I know there are readers of this blog out there who would quickly point out that Kwasniewski seems to spending more time at the universities in the U.S. than he had ever spent in Poland. Kwasniewski is a subject of one of the Kaczynski brothers' vendettas, so it's no surprise he wants to stay on this side of the ocean as much as possible, but why the Rocky Mountains? Is he tired of Georgetown? (Go Hoyas!)

But I still stand by my earlier comments that Kwasniewski has plenty of achievements to lecture about, although I wish he would talk a little more about his transition from the young, overachieving communist to a free market post communist. I'd love to sit in on one of his lectures. I hope he'll return to Washington, where I'm heading next.

Tuesday, August 15, 2006

Iranian President Joins Blog Nation

You'll all be happy to hear that Iranian President Mahmoud Ahmadinejad has his own blog, even if there's not much there (yet). However, I do recommend answering the survey question: "Do you think that the US and Israeli intention and goal by attacking Lebanon is pulling the trigger for another word war?"

Well, as long as it's a "word war" I'm pretty sure we'll at least have the powerful weapon of spell checkers on our side.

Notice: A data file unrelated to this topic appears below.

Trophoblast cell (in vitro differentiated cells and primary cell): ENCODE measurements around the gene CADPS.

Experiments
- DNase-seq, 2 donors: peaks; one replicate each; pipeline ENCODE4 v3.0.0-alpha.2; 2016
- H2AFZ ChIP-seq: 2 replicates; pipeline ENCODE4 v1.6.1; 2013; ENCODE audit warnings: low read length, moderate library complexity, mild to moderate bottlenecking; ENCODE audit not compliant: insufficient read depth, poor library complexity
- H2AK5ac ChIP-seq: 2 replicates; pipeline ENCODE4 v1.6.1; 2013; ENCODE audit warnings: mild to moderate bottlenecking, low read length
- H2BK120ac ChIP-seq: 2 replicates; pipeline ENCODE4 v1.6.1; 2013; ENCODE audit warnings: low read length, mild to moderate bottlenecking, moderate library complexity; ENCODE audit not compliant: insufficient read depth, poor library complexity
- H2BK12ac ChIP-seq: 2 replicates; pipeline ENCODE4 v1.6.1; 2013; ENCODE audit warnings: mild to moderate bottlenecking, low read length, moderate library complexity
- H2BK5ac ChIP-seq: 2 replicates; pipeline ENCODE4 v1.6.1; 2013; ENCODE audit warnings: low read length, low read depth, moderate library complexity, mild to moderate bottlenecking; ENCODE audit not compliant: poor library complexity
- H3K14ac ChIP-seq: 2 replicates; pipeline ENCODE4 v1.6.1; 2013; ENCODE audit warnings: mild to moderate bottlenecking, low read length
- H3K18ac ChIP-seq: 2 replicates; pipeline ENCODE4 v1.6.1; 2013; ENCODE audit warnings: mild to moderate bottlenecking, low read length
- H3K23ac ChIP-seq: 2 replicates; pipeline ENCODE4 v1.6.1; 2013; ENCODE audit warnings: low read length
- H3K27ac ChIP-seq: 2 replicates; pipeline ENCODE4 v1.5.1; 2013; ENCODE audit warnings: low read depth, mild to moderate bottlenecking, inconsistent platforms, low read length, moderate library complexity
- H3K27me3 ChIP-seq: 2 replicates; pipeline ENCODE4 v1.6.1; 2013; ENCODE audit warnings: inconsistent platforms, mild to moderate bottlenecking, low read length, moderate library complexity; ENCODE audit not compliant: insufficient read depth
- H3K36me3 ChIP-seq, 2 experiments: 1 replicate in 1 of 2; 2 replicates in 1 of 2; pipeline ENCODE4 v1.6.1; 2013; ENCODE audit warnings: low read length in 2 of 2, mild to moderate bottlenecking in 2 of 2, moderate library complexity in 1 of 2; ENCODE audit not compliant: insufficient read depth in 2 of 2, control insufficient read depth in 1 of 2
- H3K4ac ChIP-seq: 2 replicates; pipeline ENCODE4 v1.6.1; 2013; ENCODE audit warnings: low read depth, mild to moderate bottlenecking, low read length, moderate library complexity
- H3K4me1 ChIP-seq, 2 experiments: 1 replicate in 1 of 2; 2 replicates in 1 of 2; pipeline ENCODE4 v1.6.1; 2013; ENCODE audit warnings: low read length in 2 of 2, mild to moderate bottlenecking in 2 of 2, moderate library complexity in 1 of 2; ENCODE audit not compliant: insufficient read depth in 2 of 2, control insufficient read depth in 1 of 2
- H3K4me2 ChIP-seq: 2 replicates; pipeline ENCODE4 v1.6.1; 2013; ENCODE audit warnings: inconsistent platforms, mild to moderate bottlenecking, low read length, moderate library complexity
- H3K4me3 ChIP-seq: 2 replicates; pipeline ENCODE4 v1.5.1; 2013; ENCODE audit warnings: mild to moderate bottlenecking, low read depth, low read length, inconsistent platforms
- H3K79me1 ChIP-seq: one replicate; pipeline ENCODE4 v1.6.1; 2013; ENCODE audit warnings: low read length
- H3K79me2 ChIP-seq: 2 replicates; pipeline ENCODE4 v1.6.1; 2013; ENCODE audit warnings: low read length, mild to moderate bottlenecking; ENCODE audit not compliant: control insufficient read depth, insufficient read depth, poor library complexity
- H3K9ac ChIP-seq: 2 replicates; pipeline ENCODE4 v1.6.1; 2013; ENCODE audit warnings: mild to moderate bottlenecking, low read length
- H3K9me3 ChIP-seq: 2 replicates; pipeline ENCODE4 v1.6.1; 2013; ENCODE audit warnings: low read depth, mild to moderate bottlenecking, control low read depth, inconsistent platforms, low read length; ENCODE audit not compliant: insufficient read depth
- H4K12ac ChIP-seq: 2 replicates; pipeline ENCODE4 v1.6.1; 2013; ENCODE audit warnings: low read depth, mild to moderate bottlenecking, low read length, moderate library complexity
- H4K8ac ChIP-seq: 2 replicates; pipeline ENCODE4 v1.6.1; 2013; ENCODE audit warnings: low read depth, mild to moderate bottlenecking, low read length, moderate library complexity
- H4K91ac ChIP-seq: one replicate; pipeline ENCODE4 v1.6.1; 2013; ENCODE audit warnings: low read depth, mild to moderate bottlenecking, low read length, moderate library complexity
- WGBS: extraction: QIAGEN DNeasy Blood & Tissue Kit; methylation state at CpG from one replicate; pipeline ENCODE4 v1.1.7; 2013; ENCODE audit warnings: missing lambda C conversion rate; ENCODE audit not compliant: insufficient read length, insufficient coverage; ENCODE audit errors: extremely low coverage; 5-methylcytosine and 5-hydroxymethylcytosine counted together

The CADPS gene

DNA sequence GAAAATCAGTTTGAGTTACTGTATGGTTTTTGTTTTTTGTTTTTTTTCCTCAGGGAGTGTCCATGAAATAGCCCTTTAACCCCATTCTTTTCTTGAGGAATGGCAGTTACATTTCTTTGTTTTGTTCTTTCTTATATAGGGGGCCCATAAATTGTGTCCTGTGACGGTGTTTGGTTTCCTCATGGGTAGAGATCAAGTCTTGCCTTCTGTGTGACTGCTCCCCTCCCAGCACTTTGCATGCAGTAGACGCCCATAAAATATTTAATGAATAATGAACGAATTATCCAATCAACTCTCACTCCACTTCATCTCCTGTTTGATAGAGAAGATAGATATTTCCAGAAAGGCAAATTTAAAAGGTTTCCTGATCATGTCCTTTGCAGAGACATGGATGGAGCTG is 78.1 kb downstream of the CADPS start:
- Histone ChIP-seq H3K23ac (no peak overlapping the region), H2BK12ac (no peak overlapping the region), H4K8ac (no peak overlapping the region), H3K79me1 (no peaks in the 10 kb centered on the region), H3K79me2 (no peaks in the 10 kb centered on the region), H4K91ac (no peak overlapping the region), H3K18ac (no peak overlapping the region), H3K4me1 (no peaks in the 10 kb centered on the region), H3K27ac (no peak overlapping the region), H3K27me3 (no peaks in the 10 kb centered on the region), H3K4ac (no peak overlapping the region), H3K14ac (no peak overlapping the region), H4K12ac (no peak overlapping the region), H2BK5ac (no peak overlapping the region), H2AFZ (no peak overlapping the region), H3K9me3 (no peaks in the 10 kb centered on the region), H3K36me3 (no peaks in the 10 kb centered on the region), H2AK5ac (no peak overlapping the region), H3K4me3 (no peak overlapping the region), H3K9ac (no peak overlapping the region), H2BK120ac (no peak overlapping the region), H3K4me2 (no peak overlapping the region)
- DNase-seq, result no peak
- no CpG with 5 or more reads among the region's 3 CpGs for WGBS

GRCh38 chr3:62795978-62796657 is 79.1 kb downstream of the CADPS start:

UPDATE: I have fixed the link after it was changed on the blog. Now you need to click on the U.S. flag to get the English version. Take a look at the looooong entry discussing Ahmadinejad's story. Thanks, Nabeel, for pointing out the change.

Sunday, August 13, 2006

Reader Comments: More Poles Needed

I appreciate all the great comments I receive related to the blog. Keep 'em coming. Here's a thoughful and upbeat one from Isobel Brookfield, a reader in the UK, commenting on the previous posting.

Yep - some of us have seen that garbage:-(

Fortunately - some of us UK - (dare I say us Lancashire folk:-) - we don't believe a word of it:-)

Polish people have a very good reputation here - honest, reliable, trustworthy and always on time!!

No wonder english employers are so keen to 'grab' this increasing reliable Polish workforce:-)

I don't imagine this will help in the drive to get rid of U.S. visas for Poles. But then again Poles seem to be doing quite well finding jobs in Europe, so perhaps fewer would head all the way here.

I just know that they are very welcome here:-) employers are very happy to recruit such law abiding people, who genuinley want to work - they help also with homes/school/Gp's etc - because they 'know a good thing when they see it' - we don't want to lose them (A message for the mayor (or whoever of) Wroclaw ? unless he comes up with something really worthwhile? then forget it - we want your people!!)

Unlike dare I say so many lazy young Brits:-( who see the nanny state as providers - some of them? sad but true - they can't even be bothered to get out of bed to collect free state benefits:-(


Tuesday, August 08, 2006

American Media on Polish Immigrants in Europe